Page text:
The seismic tomography also says that after March 11, the Iwaki fault suffered a dramatic change in the direction of stress from the overriding Okhotsk plate.

A shock change in horizontal thrust, helped by the weakening effect of the ascending fluids [which act like a lubricant], are what made this previously untroublesome fault to rip open, they theorise.

The worry is that something similar could happen at Fukushima because it shares a similar subterranean topography, although such an event is impossible to pinpoint in time, they say.

“There are a few active faults in the nuclear power plant area, and our results show the existence of similar structural anomalies under both the Iwaki and the Fukushima Daiichi areas,” Zhao said in a press release.

“Given that a large earthquake occurred in Iwaki not long ago, we think it is possible for a similarly strong earthquake to happen in Fukushima.”

Here is a graphic from the report:

RTEmagicC Fukushima 20 Times More Japanese Earthquakes in the 6 Months Following March 2011 than in the Previous 9 YEARS ...  Quake May Have Awakened Fukushima Fault

The study area is indicated by a black box. The purple star shows the epicenter of the March 2011 earthquake, the red star the epicenter of the recent 7.0 Iwaki earthquake, the red square shows the Fukushima nuclear complex, and the black triangles indicate active volcanoes.

Scientists say that there is a 70% chance of a magnitude 7.0 earthquake hitting Fukushima this year, and a 98% chance within the next 3 years.

The Biggest Danger: The Collapse of the Fuel Pools at Reactor 4

Given that nuclear expert Arnie Gundersen says that an earthquake of 7.0 or larger could cause the entire fuel pool structure collapse, it is urgent that everything humanly possible is done to stabilize the structure housing the fuel pools at reactor number 4.

Tepco is doing some construction at the building … it is a race against time under very difficult circumstances, and hopefully Tepco will win.

As AP points out:

The structural integrity of the damaged Unit 4 reactor building has long been a major concern among experts because a collapse of its spent fuel cooling pool could cause a disaster worse than the three reactor meltdowns.

See this for background on why the fuel pools are so dangerous.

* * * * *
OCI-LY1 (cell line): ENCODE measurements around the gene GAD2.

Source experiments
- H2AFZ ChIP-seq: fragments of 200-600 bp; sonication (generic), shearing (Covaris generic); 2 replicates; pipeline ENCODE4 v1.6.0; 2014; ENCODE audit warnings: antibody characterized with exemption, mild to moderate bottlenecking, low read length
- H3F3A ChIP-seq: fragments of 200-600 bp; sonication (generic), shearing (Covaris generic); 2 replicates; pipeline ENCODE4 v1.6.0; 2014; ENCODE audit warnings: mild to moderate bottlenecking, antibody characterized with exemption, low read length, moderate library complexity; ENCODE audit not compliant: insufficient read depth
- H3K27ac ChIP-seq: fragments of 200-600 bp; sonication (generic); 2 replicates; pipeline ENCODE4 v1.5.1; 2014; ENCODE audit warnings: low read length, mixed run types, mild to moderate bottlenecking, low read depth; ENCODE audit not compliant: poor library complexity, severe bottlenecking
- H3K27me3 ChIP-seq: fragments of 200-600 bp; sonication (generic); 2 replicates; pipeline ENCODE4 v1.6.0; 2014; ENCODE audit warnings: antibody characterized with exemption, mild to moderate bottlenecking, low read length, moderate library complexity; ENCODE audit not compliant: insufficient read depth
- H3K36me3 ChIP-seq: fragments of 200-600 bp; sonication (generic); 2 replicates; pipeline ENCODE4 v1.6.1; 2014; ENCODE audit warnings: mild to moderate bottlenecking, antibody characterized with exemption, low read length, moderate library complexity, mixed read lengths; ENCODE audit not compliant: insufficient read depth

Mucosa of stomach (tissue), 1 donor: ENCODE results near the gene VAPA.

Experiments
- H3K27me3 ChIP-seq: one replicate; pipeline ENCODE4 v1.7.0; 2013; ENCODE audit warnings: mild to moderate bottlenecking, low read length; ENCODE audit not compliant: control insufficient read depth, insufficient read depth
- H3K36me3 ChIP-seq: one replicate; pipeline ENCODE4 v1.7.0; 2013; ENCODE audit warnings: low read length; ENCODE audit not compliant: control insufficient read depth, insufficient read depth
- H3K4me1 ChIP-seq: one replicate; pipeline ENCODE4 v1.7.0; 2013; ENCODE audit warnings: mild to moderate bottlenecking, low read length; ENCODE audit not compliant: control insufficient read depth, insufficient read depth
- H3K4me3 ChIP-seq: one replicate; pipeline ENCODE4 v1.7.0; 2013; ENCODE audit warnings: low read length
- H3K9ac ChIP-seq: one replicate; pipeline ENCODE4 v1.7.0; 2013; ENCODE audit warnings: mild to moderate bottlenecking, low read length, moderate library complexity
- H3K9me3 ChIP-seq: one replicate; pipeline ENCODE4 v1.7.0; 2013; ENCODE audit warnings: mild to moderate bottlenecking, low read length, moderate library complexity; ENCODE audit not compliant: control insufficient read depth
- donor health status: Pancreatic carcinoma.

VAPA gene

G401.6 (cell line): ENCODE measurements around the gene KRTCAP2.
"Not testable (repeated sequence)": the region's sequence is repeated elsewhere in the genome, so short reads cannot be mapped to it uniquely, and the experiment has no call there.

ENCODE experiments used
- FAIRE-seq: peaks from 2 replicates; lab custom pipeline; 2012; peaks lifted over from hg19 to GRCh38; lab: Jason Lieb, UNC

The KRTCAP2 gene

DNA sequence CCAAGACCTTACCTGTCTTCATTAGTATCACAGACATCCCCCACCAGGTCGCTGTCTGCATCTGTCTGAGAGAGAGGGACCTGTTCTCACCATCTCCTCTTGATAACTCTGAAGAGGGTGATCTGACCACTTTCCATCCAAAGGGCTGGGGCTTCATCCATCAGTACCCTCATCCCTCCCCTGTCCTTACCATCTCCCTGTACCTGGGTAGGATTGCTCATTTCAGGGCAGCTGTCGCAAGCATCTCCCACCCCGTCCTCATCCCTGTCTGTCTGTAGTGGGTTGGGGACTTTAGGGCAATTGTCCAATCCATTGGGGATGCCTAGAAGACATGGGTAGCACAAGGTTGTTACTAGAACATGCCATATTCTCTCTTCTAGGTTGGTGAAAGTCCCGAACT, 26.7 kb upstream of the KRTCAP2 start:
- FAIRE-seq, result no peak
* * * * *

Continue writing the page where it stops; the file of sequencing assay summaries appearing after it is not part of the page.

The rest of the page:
Gundersen (who used to build spent fuel pools) explains that there is no protection surrounding the radioactive fuel in the pools. He warns that – if the fuel pools at reactor 4 collapse due to an earthquake – people should get out of Japan, and residents of the West Coast of America and Canada should shut all of their windows and stay inside for a while.

The fuel pool number 4 is apparently not in great shape, and there have already been countless earthquakes near the Fukushima region since the 9.0 earthquake last March.


Swiss create ‘janitor satellite’ to clean up space.

By    Wednesday 15th February 2012.  Find Article Here:-

Scientists in Lausanne devise CleanSpace One to sweep up debris orbiting Earth at almost 18,000mph.

CleanSpace One satelite

An artist’s impression of a CleanSpace One satelite chasing a piece of debris in space. Photograph: AFP/Getty Images

More than half a century of sending objects into space has left the Earth surrounded by junk. Bits of long-dead satellites, spent rocket stages and other debris orbit the planet at almost 18,000 mph, each chunk a potential hazard to working satellites or astronauts.

The Swiss have a plan, however. Scientists at the Swiss space centre at EPFL, the federal institute for technology in Lausanne, want to send a “janitor satellite” into orbit, to sweep up debris and permanently remove it from orbit.

The SFr10m (£7m) satellite, called CleanSpace One, could launch within five years, according to EPFL.

Nasa keeps track of 16,000 pieces of orbiting junk that are larger than 10cm (4in) in diameter. There could be more than 500,000 measuring 1cm-10cm and many hundreds of millions of smaller ones.

Even a small fragment of debris could severely damage (or even destroy) satellites or other spacecraft that collide with them, creating even more dangerous debris. The International Space Station has to regularly alter its orbit to avoid being hit by large bits of junk.

In February 2009, the US satellite Iridium-33 exploded when it accidentally hit Russia’s long-abandoned Cosmos-2251 satellite.

“It has become essential to be aware of the existence of this debris and the risks that are run by its proliferation,” said Claude Nicollier, an astronaut and EPFL professor.

CleanSpace One would match its trajectory to that of its target using an EPFL-designed ultra-compact motor. When it reaches its target, it will grab the junk with a gripping claw. At speeds of up to 18,000mph, this will not be an easy task, especially if the junk is rotating. CleanSpace One will then head back to Earth and burn up in the atmosphere, along with its attached junk.

For its first mission, EPFL will aim to bring down one of two abandoned Swiss satellites: the Swisscube picosatellite, which was launched into orbit in 2009, or the TIsat, launched in July 2010.

Russia’s planned Mars moon probe never escaped Earth orbit after its November launch. Despite the efforts of Russian and European space agencies to contact it, it became one of the heaviest and most toxic pieces of space junk ever to crash to Earth.